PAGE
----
Do you email donors to set up solicitation meetings?
Honestly, email is a great way to connect. It’s immediate. It’s easy for the donor to respond. And, of course, it’s convenient for the solicitor, too.
But the key is to write your emails so they are most likely to succeed.
4 Tips When Emailing Donors for Campaign Solicitations
Here are four tips that will help you make your scheduling emails more effective.
1. Use a strong subject line.
First, and most important — write a subject line that your donor is likely to open.
So what makes a good subject line? A subject line directed to an individual you know (rather than a group), a good subject line should be personal.
Consider these examples:
- Bob, you’ve been amazing
- Do you have time to connect next week?
- I’ve got a good story for you, Bob
- I’m hoping to connect with you on Thursday
Sending an email to someone who has been a long-time supporter might warrant the first option. And really, if someone you knew sent you an email with that subject line, wouldn’t you open it?
Of course, if you use that subject line, the email will have to begin with something real and specific about the donor and her giving to your organization. You can’t use empty click-bait or the purpose is lost.
2. Write your email with the donor in mind.
Every email should pass the YOU test.
Years ago, my friend, Tom Ahern, who is a guru of nonprofit communications, taught me to count the number of “you’s” in my correspondence with donors. Effective donor communication has twice as many “you” words as “we” words. You’ll find an easy way to check your drafts by using the Ahern Audit on Bloomerang.
At first, you may find it difficult to shift your perspective to the donor instead of yourself and your organization. But when you practice rewriting sentences for a while it will become easier and your emails will be far more effective.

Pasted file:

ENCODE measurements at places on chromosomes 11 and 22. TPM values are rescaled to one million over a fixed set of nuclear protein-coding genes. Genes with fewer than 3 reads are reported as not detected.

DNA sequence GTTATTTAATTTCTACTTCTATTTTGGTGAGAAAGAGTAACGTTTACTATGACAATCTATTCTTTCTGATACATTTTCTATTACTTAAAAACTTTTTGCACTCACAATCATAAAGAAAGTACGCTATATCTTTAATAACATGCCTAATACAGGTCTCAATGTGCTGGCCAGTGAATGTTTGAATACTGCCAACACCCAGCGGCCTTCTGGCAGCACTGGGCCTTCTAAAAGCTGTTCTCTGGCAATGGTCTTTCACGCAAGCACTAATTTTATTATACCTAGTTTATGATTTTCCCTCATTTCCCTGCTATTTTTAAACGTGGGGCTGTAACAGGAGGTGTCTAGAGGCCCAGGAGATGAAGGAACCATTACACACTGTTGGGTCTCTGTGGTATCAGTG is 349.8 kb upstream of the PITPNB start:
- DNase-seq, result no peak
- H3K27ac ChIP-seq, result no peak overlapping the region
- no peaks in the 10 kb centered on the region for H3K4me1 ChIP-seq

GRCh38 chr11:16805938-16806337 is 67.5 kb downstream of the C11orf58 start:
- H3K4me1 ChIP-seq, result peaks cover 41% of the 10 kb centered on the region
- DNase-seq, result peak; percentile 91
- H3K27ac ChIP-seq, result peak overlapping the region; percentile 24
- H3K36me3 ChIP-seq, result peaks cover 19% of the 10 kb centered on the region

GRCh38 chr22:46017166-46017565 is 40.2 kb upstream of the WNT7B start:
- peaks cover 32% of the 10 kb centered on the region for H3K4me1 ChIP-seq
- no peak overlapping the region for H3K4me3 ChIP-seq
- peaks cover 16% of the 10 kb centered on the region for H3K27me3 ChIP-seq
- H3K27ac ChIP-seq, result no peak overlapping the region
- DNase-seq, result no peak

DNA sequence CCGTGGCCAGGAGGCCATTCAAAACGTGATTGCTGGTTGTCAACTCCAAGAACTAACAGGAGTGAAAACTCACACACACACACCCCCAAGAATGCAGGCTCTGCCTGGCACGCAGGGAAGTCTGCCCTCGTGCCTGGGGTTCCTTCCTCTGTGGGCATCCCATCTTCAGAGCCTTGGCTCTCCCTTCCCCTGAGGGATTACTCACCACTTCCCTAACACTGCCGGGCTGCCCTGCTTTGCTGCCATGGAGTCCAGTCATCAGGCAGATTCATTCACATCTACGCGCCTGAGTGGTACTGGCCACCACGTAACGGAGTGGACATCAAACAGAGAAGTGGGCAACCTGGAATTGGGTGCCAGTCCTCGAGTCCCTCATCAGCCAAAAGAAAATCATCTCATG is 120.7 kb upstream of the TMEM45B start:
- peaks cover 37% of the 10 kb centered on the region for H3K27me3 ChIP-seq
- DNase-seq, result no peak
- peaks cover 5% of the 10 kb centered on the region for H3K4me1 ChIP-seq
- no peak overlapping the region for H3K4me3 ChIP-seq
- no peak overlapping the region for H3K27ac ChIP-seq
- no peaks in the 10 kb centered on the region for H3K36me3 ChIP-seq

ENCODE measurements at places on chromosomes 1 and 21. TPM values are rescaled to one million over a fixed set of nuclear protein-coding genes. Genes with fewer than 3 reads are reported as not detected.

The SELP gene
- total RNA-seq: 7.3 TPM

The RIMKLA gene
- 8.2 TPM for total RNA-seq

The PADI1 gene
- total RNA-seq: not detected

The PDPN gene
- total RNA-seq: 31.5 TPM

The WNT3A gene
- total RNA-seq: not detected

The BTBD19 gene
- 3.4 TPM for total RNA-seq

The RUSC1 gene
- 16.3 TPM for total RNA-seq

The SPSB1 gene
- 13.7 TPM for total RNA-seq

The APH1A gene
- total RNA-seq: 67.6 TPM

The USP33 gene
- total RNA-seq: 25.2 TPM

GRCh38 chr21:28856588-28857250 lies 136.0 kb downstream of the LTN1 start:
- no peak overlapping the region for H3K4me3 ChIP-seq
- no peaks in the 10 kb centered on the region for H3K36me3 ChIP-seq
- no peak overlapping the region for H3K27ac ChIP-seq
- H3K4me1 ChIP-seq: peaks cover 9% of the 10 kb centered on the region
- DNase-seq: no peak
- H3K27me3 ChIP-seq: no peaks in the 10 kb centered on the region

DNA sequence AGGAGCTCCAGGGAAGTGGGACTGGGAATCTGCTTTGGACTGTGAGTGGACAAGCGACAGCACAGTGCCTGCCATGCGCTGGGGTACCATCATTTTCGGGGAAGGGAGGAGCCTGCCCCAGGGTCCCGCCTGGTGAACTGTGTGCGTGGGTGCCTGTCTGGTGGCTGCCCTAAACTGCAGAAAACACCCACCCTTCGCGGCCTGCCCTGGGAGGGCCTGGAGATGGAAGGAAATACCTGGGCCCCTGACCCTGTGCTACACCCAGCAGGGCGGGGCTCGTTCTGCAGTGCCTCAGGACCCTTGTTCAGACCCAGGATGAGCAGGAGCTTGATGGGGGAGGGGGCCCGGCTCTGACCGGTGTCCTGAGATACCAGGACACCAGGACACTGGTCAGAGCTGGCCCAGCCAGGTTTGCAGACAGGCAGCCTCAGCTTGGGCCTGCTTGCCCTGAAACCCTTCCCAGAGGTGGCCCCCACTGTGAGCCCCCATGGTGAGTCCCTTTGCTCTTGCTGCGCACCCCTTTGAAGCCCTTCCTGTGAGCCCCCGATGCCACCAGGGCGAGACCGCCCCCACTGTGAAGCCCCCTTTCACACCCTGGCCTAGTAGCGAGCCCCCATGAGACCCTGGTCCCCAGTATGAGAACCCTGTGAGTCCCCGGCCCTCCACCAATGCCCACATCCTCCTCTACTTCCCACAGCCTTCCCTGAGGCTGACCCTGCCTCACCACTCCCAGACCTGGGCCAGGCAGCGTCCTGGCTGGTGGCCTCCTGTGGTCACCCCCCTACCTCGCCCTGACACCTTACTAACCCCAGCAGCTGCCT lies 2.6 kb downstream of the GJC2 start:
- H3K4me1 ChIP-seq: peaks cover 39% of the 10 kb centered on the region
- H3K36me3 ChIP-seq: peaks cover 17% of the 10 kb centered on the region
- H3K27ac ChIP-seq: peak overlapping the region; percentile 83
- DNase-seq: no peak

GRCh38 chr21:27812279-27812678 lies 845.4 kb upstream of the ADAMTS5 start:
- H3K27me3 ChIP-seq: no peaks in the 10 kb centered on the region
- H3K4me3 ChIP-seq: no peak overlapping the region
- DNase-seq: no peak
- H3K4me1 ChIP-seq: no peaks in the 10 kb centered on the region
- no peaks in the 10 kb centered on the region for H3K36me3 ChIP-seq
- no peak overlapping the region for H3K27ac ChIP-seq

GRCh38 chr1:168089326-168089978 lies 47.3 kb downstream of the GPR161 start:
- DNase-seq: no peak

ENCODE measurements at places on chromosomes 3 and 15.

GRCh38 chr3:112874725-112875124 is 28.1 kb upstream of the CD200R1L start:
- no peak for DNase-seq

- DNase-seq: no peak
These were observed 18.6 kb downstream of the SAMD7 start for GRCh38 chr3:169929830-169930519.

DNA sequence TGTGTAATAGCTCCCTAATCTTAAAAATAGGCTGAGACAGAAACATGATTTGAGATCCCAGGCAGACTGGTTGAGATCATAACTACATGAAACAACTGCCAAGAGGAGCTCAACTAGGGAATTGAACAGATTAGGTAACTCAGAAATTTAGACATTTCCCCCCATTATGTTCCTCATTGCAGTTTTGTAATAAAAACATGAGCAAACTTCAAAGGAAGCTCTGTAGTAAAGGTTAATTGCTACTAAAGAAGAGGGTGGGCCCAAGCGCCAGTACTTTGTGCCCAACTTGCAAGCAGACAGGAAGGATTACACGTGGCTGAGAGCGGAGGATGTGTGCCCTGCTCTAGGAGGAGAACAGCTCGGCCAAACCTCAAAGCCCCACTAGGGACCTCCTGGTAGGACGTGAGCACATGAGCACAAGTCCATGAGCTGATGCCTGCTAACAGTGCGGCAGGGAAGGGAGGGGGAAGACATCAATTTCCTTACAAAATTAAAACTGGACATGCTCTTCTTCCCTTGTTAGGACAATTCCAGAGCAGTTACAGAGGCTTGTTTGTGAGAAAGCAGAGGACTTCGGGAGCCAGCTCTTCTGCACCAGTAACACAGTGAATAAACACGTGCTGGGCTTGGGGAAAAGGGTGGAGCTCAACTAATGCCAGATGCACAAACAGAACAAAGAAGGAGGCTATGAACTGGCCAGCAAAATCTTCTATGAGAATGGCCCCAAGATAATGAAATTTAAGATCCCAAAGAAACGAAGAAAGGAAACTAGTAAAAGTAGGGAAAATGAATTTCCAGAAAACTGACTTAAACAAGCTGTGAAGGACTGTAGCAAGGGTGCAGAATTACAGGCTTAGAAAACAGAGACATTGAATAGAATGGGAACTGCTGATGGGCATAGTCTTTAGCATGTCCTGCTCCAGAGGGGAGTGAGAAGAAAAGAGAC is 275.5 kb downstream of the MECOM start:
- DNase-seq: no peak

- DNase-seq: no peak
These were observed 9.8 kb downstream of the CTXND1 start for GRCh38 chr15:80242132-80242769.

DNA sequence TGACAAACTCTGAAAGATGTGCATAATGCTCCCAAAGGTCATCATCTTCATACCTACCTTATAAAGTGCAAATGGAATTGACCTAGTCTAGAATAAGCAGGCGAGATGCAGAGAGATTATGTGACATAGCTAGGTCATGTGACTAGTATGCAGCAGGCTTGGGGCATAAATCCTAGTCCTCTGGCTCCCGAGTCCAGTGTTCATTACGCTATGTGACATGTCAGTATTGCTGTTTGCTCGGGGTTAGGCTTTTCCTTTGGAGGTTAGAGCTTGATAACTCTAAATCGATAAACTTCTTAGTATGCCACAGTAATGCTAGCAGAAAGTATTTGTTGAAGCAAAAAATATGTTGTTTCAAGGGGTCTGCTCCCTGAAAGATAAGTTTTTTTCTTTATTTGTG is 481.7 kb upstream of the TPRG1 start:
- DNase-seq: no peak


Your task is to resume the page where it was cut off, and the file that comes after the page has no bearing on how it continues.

3. Put the most important business at the beginning of the email.
Many — even most people — don’t read emails carefully. They scan the first couple of lines to find out the gist and then chances are very good that they won’t even get all the way to the bottom.
So, start with the business at hand:
Do you have time to get together (virtually or in person) next Thursday afternoon? I’d like to tell you about our building project and ask you to consider a gift to the campaign.
4. Be explicit about the purpose of the meeting.
If you plan to ask your donor for a gift, let them know.
I’m sure you will worry that the donor might decline the meeting if she knows that’s what you are going to do. And, of course, that’s possible.
But think about it this way… if someone really doesn’t want to make a gift, then you don’t want to waste your time with them. And you certainly don’t want to lead them to believe you are going to talk about one thing and then surprise them with something else.
So have the courage of your convictions. Your request for a meeting is likely to be accepted if you can highlight in your email the things about that donor that predispose them to your organization. (See the second tip above about writing about the donor rather than your organization.)
Do you have subject lines or email suggestions you’ve found to be effective? If so, please share them in the comments below.